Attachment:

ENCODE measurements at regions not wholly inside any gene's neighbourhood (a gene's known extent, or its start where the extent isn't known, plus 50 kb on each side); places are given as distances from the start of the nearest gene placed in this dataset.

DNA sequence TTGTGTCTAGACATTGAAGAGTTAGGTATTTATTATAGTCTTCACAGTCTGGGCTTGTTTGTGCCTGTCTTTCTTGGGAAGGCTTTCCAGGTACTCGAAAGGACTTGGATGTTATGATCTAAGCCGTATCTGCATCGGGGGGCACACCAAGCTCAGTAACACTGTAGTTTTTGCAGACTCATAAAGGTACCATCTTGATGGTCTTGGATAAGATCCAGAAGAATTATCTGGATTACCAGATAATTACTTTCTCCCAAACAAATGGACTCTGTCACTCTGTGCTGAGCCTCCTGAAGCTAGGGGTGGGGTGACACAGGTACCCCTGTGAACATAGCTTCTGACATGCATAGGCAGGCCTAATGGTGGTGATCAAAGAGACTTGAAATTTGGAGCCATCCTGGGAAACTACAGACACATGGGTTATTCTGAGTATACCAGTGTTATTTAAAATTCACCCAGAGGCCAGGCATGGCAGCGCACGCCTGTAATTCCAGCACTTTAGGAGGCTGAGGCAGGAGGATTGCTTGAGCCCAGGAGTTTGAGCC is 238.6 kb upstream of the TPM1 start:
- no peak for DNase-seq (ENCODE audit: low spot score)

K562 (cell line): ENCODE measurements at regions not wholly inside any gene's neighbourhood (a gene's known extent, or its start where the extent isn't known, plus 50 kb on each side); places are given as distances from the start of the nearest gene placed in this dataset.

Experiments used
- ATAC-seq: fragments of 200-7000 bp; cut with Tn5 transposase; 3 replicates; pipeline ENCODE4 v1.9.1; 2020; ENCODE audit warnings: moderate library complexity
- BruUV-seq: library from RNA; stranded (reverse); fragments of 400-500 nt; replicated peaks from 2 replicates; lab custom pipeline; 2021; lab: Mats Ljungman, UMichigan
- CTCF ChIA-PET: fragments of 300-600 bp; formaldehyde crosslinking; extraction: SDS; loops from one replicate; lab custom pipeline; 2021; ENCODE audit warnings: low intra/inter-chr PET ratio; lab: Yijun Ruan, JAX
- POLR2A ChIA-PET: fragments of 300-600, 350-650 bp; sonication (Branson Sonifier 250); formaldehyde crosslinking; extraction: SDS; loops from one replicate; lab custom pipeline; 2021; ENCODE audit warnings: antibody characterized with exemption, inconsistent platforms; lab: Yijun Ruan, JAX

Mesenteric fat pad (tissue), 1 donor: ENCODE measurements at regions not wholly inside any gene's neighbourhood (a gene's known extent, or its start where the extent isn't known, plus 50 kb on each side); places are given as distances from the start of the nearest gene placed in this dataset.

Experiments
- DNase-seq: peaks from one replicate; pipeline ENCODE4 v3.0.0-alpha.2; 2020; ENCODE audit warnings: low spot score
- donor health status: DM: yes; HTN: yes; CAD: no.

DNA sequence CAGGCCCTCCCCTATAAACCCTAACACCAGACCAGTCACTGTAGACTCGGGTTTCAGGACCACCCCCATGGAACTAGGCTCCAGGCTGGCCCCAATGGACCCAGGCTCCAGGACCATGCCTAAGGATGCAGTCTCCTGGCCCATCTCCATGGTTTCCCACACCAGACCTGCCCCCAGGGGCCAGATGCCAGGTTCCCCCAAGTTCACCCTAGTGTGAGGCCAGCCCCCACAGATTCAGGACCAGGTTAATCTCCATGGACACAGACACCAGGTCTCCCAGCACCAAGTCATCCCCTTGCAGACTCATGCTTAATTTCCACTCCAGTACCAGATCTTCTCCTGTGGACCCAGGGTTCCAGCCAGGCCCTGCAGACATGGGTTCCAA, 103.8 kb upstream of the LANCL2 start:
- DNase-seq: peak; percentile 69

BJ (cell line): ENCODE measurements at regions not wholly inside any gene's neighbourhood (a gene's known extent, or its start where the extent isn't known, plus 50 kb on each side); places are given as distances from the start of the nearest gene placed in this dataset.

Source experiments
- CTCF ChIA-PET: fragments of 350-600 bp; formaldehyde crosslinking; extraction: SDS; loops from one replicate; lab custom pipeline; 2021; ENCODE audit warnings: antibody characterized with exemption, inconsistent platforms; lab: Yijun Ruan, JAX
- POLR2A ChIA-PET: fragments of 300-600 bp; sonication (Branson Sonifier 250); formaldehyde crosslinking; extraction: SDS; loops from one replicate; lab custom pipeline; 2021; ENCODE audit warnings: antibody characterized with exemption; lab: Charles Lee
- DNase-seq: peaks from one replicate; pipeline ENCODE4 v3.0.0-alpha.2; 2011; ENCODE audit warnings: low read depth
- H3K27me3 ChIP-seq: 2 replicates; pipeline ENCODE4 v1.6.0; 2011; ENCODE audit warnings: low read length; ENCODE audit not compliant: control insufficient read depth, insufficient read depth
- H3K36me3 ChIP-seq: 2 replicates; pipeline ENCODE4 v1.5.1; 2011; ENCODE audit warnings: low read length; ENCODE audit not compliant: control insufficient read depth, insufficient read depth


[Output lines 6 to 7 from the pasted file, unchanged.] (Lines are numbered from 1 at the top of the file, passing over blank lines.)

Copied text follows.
- ATAC-seq: fragments of 200-7000 bp; cut with Tn5 transposase; 3 replicates; pipeline ENCODE4 v1.9.1; 2020; ENCODE audit warnings: moderate library complexity
- BruUV-seq: library from RNA; stranded (reverse); fragments of 400-500 nt; replicated peaks from 2 replicates; lab custom pipeline; 2021; lab: Mats Ljungman, UMichigan